Illustration: Rebecca Zisser / Axios 

The news that China’s constitution will be amended to permit Xi Jinping to serve additional terms as president is only the most recent instance of a disturbing trend: Not just democracy but the rule of law and respect for civil society and individual liberty are in decline around the world. One reason is that the United States is failing to set an example that many wish to emulate.

The U.S. has removed the promotion of democracy and human rights from its foreign policy agenda. Its silence on these issues gives repressive regimes a free pass to crack down. But our increasingly divisive domestic politics are also part of the problem.

  • The left is put off by racism, hostility to immigrants and seeming indifference to gun violence, while the right delegitimizes the Mueller investigation, embraces America First and champions tax cuts to the exclusion of much else.
  • Attacks by the president on everyone from judges to journalists undermine trust in essential institutions.
  • The lack of civics education in our schools and the echo chambers of cable news and social media exact a steep toll.

Economic, social and physical insecurity have driven the global trend toward illiberalism. Understandably, those forces place greater emphasis on a government’s ability to deliver tangible goods than on its fealty to intangible ideals such as individual freedoms and human rights. We are seeing this in countries as diverse as Russia, China, Poland, Hungary, Turkey, Egypt and the Philippines.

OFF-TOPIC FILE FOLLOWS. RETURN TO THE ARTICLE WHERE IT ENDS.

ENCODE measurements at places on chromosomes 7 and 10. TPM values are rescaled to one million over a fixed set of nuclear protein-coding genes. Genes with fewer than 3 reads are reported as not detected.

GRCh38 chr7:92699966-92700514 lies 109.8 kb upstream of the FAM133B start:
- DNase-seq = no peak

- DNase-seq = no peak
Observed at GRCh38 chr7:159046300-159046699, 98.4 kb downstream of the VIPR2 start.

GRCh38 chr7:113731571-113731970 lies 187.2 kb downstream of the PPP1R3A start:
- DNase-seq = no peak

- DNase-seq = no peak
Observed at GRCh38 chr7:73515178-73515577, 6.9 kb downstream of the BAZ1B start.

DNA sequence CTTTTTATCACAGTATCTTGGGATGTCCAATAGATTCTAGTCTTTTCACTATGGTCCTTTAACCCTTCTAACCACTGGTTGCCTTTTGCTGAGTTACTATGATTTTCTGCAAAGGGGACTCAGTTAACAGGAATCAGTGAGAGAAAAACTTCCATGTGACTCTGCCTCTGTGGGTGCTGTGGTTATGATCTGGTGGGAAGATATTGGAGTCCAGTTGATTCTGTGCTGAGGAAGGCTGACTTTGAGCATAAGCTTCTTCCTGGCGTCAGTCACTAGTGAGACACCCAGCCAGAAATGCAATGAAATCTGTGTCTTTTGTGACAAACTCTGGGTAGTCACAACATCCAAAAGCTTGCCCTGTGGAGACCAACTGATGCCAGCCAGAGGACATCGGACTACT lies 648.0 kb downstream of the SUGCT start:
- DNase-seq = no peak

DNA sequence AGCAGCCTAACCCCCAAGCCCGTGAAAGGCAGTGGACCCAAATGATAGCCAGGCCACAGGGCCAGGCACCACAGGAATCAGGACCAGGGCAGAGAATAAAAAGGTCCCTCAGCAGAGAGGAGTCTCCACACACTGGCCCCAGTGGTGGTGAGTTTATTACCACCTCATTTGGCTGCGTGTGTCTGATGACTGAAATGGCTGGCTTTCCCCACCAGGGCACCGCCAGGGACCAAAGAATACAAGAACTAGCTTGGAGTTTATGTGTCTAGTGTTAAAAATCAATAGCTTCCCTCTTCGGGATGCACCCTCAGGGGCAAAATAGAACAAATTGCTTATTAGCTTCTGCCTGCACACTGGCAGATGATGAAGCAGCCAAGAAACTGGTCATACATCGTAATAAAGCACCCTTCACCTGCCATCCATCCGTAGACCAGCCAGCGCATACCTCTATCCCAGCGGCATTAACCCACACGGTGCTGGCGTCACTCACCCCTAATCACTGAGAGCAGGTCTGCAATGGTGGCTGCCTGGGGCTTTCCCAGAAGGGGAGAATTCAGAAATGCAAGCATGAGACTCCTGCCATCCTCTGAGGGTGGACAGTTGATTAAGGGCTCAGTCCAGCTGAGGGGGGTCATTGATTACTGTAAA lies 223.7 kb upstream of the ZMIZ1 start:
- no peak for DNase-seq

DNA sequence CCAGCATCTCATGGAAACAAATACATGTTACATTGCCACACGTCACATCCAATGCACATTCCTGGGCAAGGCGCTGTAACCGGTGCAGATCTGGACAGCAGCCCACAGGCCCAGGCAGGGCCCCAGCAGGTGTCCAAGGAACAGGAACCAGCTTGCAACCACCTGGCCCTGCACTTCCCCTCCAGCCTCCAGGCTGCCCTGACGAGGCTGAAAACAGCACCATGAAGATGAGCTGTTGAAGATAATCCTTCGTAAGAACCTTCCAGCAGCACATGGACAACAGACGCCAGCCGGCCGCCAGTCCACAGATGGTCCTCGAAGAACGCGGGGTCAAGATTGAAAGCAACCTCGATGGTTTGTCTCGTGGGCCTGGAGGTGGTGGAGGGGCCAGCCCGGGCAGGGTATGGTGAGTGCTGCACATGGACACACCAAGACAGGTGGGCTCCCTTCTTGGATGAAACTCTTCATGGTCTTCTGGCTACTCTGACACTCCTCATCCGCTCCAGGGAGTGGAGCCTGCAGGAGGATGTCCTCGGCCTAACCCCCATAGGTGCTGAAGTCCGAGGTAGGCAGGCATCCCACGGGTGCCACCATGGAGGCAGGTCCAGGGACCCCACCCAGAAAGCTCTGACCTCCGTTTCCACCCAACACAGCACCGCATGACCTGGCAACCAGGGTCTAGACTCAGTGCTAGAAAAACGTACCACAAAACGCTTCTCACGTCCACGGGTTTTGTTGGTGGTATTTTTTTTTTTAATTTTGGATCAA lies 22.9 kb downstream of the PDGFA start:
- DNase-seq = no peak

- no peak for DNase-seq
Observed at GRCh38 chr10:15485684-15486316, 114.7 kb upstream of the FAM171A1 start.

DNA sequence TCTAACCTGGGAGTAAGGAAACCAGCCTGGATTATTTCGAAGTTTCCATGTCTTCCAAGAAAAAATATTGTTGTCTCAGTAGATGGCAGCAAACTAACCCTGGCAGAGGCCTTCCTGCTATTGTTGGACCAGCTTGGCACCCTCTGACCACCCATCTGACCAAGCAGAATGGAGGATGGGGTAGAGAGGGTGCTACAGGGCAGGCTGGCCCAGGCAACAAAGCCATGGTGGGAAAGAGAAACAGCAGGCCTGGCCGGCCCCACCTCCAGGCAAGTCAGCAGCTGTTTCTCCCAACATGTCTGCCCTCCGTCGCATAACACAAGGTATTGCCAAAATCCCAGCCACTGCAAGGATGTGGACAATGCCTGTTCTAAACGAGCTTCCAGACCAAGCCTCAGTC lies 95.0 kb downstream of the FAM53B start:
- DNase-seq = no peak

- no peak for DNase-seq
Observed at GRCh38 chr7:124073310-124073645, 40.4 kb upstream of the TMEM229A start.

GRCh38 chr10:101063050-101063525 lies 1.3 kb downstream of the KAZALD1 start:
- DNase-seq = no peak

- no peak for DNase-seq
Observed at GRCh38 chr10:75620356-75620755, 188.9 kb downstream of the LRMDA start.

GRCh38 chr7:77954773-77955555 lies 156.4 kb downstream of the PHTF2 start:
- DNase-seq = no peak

A few exceptions stand out, offering hope that the anti-democratic trend may be cyclical rather than permanent. Argentina is experiencing a democratic revival following years of state populism that bankrupted the country. Western Europe, led by France’s President Macron and his promise of reform, has for now beaten back the populist and nationalist challenge. Iran has seen civil society endure in the face of decades of repression, corruption and expensive foreign forays.

What's next: The stakes are high. A world in which true democracies are rare will be one of not just reduced individual freedom but also heightened conflict. Congress can reintroduce a degree of democracy promotion into U.S. foreign policy, but it will take American citizens to elect representatives at every level who are prepared to compromise for the national good.

Richard Haass is president of the Council on Foreign Relations and author of "A World in Disarray."

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